“Shit, it’s Orlov,” said Kaminski. Pale from the cold and from the sight of his fellow guard’s mangled body still staining the Siberian snow red with weeping blood.

“Are you going to give me a weapon now, perhaps?” said Maksim, sarcastically. “Or would you prefer for me to take it off your still-warm body, assuming that whatever it is doesn’t tear through the rest of us first?”

“You’ll kill me,” Kaminski snarled–though he didn’t cuff Maksim with his rifle butt as he had before. “As soon as my back is turned.”

“You think I can survive out here, in prison clothes, on my own? You think any of us can?” Maksim snapped. “Arm us, and we can help you against something that makes the Gulag seem like a resort–death.”

“They’ll shoot me for even the thought of arming a prisoner, an enemy of the people,” Kaminski said. “Or worse, throw me in with you.”

“Wouldn’t that be a shame?” said Maksim. “I would suggest that we deal with the problem at hand, the one that tore Orlov’s throat out even when he was as well-armed as you. You can make up any story you want, later, and who are the other guards going to believe? Assuming we can find them again.”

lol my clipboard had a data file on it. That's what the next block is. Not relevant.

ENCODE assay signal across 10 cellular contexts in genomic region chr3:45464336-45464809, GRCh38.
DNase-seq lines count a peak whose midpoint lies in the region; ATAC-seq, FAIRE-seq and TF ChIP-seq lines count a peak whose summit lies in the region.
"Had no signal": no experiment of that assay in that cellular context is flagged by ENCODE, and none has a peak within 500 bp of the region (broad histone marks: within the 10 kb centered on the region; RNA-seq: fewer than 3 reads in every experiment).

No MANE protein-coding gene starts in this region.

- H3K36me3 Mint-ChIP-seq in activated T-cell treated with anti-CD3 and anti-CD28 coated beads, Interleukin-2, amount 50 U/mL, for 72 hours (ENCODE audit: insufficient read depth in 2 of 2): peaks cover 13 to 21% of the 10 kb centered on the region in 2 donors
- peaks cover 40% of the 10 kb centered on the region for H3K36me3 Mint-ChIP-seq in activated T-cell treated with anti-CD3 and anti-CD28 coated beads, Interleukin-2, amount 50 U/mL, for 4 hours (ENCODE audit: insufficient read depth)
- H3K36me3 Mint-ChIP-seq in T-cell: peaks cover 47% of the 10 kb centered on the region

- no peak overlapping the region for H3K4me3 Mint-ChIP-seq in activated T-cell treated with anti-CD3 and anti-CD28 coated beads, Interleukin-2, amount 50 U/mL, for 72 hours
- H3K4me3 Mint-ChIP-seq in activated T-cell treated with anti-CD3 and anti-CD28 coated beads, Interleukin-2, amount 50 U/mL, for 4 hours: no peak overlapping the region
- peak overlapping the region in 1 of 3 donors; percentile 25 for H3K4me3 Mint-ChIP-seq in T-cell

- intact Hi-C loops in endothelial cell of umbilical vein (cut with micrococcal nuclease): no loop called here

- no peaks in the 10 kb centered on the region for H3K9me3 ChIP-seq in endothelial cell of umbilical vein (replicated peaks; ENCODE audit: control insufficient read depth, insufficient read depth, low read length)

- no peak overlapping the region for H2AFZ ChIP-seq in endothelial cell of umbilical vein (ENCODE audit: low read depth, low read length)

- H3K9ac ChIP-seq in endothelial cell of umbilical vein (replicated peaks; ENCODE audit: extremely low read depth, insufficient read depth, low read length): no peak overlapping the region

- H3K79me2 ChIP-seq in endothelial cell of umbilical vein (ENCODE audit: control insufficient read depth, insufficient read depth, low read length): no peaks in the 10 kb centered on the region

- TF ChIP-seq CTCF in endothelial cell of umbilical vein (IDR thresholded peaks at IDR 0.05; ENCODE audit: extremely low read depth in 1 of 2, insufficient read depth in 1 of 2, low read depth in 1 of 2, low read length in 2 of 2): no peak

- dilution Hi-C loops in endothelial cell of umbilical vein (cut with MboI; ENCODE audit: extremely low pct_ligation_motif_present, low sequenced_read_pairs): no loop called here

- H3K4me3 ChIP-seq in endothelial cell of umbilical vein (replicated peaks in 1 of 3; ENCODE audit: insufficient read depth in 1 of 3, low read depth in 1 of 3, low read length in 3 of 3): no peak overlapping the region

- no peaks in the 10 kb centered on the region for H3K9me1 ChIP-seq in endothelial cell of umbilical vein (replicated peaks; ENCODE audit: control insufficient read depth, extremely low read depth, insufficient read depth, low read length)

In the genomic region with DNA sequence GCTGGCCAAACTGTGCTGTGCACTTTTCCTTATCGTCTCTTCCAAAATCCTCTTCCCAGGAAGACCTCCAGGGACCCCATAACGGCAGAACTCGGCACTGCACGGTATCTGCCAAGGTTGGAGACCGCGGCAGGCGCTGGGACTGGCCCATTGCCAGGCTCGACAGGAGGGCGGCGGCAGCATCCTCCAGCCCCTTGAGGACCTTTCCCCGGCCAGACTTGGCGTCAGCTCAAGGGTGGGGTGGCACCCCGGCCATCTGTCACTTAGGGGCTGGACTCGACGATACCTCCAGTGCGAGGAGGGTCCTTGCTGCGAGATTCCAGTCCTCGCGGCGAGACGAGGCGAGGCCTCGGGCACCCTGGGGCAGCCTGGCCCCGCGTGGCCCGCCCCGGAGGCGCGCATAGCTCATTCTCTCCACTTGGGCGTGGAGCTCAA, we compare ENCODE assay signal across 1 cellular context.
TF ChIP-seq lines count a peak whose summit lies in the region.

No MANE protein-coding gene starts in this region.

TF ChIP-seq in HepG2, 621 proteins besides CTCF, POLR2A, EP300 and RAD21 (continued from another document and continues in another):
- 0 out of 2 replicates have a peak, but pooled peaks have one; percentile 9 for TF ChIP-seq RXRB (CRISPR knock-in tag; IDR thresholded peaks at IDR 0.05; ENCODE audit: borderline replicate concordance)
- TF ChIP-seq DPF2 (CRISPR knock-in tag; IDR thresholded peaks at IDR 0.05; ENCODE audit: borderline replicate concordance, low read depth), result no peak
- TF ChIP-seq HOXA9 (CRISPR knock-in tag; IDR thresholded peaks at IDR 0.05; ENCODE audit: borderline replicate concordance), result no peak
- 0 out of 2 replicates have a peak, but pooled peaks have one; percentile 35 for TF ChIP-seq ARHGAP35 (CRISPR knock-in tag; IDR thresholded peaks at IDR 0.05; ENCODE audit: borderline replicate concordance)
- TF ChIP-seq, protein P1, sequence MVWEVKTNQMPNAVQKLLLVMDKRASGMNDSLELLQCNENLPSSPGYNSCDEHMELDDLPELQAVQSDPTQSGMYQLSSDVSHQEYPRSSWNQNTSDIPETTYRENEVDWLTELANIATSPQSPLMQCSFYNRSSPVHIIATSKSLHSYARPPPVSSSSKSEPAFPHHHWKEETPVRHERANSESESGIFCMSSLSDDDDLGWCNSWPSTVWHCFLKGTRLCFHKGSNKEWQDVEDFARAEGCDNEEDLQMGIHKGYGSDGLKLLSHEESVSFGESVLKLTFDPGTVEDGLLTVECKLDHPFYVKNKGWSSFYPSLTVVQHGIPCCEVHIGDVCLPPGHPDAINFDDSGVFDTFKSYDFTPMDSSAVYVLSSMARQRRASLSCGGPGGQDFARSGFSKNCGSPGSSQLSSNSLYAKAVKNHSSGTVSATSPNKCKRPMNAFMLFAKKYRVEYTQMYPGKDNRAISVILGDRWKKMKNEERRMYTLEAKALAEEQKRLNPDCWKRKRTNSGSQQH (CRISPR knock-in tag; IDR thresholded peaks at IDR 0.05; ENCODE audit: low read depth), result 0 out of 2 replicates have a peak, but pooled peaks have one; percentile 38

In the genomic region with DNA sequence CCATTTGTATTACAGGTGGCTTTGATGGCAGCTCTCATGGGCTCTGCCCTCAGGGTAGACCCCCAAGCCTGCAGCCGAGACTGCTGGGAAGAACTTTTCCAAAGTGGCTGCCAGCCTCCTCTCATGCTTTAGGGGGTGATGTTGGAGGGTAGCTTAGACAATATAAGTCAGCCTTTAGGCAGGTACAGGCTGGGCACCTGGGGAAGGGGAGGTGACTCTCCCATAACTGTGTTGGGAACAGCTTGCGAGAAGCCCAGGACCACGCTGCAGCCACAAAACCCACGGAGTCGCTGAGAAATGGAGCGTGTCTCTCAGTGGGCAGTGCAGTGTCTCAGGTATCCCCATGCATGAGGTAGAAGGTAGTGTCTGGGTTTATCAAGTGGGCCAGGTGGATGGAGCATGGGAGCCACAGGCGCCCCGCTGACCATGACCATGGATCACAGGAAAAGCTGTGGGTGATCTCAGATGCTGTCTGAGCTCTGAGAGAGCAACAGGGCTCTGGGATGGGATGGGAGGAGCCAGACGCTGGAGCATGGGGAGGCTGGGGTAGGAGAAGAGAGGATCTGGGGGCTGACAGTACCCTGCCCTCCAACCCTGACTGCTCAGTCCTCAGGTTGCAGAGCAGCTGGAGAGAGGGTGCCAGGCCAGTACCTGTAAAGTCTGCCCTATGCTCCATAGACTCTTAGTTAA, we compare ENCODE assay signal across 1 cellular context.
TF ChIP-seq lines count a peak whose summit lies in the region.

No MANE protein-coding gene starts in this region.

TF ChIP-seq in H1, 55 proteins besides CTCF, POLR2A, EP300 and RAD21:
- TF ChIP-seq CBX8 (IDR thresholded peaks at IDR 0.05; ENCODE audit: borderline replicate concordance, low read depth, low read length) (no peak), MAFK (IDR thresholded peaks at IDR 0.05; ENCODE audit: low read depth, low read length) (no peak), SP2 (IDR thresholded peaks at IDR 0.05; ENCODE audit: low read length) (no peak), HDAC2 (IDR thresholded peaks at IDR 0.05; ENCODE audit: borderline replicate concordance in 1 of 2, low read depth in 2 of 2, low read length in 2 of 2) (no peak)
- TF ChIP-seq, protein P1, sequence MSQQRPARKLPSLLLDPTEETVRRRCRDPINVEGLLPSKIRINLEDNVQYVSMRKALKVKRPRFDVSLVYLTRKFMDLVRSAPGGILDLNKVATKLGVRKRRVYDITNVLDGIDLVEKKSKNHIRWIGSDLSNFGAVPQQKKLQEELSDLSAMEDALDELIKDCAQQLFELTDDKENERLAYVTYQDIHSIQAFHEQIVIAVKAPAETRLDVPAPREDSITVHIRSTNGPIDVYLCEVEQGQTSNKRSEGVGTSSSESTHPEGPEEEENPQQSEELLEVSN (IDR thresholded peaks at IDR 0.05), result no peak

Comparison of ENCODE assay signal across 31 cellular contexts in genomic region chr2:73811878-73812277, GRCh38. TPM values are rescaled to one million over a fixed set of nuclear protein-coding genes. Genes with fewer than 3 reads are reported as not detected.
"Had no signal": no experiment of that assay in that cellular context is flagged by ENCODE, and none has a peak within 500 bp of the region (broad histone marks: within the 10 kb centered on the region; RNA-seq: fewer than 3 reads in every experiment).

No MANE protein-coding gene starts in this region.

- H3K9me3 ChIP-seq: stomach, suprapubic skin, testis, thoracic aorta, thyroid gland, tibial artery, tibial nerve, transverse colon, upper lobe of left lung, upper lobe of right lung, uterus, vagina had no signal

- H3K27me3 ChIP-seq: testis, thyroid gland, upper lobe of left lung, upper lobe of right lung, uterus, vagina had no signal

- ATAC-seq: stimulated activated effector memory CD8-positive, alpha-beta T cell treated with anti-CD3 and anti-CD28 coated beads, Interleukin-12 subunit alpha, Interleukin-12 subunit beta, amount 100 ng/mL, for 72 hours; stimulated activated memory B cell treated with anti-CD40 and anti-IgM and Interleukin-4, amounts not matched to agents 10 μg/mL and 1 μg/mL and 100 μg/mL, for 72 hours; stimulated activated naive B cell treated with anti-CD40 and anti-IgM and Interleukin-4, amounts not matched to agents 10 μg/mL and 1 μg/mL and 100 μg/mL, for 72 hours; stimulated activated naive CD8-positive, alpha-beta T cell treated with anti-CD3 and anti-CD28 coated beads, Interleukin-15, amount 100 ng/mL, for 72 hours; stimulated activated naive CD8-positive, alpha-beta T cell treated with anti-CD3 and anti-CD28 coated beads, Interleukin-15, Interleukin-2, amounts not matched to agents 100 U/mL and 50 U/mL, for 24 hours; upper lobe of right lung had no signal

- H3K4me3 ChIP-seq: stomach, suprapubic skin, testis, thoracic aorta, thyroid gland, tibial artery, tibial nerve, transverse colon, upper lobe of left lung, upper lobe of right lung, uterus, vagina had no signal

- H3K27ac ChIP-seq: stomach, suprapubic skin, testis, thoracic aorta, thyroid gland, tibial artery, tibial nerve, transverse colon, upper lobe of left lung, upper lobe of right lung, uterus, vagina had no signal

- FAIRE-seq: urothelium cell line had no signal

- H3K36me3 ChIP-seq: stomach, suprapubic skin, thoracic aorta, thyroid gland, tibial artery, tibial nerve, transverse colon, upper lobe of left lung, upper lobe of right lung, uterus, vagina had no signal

With an exasperated, grudging intake of breath, Kaminski retrieved Orlov’s pistol and his spare magazines. He handed them to Maksim. “Do you know how to use it?” he sneered.

Maksim released the Tokarev’s magazine, checked the chamber for brass, and replaced the bullets. “I was a combat engineer during the siege of Sevastopol,” he said, racking the slide and half-cocking the hammer before putting the safety on. “I know more about how to use this pistol than you do. My unit killed a hundred fascists in the tunnels under the city before we were ordered to lay down arms. Nothing that is out there could possibly carry more horror than that.”

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